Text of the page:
Montana Shooting Sports Association v. Holder (2013)
CCJ Amicus Brief
Court: U.S. Court of Appeals for the Ninth Circuit
Download Oral Argument (right click and save)
Whether the intrastate manufacture and sale of firearms is beyond the scope of Congress’s power to regulate interstate commerce, including federal manufacturing and licensing requirements.
The Interstate Commerce Clause of the Constitution reads that Congress shall have power to regulate commerce “among the several states.” Since the New Deal Era, however, the Supreme Court has held that Congress’s power to regulate commerce, even when contained within a single state, is virtually unlimited. In 2009 the Montana legislature passed the Montana Firearms Freedom Act (MFFA), which read that a “personal firearm, a firearm accessory, or ammunition that is manufactured commercially or privately in Montana and that remains within the borders of Montana is not subject to federal law or federal regulation, including registration, under the authority of congress to regulate interstate commerce.”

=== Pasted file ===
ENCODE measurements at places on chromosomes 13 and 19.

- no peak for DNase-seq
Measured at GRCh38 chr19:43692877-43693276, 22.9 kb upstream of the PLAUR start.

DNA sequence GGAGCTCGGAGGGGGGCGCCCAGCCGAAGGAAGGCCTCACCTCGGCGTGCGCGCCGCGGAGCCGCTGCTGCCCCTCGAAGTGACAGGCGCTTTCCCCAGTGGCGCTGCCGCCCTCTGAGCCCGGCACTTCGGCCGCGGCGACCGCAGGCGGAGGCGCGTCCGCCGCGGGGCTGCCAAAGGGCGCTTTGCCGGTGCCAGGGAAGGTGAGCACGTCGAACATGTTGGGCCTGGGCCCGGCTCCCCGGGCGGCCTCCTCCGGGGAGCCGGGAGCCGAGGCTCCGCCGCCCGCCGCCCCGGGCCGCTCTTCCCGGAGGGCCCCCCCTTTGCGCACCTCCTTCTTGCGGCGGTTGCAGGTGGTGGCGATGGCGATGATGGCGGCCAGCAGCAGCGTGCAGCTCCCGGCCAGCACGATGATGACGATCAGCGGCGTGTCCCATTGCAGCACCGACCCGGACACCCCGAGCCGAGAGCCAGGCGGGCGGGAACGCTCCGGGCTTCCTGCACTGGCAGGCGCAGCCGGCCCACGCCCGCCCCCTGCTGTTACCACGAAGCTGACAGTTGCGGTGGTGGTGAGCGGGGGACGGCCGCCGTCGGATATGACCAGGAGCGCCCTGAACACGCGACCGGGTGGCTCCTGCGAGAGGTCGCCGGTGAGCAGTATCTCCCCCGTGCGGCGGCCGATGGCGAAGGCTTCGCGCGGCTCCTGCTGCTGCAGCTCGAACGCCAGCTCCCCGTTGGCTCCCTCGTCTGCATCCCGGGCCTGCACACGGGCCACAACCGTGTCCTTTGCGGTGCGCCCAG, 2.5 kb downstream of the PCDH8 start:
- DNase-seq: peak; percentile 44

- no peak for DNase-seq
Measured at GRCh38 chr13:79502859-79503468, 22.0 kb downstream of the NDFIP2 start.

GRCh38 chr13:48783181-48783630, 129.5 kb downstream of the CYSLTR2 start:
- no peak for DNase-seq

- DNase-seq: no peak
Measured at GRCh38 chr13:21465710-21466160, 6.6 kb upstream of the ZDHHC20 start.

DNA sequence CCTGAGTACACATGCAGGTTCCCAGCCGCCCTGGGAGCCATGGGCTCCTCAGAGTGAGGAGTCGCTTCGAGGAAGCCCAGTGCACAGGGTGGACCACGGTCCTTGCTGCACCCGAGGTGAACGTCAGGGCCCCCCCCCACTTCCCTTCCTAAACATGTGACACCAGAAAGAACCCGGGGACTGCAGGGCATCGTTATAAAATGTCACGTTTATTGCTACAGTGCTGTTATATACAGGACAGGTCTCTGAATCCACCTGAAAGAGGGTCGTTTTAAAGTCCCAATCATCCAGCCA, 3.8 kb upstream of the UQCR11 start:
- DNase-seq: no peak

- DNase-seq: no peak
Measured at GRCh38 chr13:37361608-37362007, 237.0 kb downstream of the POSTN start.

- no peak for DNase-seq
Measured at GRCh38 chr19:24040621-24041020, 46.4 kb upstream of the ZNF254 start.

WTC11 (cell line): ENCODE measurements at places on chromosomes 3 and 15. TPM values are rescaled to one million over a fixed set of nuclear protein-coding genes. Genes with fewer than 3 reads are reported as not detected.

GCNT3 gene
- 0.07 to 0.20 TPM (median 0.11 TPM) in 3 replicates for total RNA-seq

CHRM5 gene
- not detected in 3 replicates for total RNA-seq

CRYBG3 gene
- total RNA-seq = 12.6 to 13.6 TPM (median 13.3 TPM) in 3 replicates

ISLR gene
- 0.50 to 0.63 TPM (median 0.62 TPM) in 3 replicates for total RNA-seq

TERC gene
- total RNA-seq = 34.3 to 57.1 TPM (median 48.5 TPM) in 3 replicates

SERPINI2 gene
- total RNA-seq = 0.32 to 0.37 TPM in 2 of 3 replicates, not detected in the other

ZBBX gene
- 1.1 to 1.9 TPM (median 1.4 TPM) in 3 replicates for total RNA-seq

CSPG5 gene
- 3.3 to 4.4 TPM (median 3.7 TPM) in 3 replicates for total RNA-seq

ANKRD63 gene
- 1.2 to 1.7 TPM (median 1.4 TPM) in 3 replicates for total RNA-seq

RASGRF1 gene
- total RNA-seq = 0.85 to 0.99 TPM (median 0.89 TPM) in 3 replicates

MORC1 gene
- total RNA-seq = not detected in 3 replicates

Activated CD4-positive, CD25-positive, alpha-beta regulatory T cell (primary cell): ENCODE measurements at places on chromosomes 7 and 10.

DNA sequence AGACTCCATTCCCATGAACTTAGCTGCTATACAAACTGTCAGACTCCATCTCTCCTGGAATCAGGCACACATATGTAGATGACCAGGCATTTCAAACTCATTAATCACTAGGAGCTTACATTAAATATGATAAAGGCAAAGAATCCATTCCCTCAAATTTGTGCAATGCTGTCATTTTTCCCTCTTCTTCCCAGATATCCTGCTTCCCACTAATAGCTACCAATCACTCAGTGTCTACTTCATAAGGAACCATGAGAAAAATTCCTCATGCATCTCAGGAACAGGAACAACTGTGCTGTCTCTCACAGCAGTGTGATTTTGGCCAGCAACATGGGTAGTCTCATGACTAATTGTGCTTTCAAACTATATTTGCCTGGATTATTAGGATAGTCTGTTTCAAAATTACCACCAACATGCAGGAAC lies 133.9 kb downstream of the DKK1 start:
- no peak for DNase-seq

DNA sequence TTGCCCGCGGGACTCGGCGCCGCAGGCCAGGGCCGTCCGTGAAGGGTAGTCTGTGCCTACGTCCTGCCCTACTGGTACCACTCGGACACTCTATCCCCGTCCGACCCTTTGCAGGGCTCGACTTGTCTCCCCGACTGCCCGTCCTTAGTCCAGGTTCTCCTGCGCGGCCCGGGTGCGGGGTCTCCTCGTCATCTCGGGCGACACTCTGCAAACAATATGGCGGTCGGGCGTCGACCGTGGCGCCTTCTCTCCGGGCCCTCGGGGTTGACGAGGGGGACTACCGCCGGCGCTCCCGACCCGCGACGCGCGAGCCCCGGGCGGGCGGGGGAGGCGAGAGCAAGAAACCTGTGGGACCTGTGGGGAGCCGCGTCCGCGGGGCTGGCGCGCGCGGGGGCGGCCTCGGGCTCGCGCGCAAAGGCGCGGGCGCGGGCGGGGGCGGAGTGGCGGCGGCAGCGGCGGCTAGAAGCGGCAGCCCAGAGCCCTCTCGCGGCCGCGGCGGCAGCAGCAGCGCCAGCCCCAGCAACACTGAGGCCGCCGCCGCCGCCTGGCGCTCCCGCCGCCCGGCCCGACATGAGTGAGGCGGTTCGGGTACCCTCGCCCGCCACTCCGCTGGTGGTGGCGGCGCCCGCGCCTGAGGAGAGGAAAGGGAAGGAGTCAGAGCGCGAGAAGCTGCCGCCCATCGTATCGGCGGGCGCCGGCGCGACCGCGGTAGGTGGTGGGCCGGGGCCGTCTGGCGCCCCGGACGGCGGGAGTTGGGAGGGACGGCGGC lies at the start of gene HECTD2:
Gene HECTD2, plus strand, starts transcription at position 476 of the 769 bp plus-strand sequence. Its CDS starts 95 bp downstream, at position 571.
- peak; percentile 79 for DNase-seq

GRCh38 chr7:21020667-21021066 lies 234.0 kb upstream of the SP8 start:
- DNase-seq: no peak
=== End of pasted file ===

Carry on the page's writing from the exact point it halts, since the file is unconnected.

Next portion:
Firearm manufacturer and salesman Gary Marbut wanted to produce a .22-caliber rifle along these lines. He had ready the firearm design, machinery, and a list of potential customers who had agreed to buy the firearm should the MFFA be considered constitutional. He asked the Bureau of Alcohol, Tobacco, and Firearms (ATF) for legal guidance, and the agency informed him that the federal firearm regulations superseded the state law, and he could be held criminally liable for failing to comply with federal manufacturing and licensing laws, which required fees, background checks, and adherence to other regulations. Nonetheless, Marbut wanted to produce and sell the firearm in accordance with the MFFA only.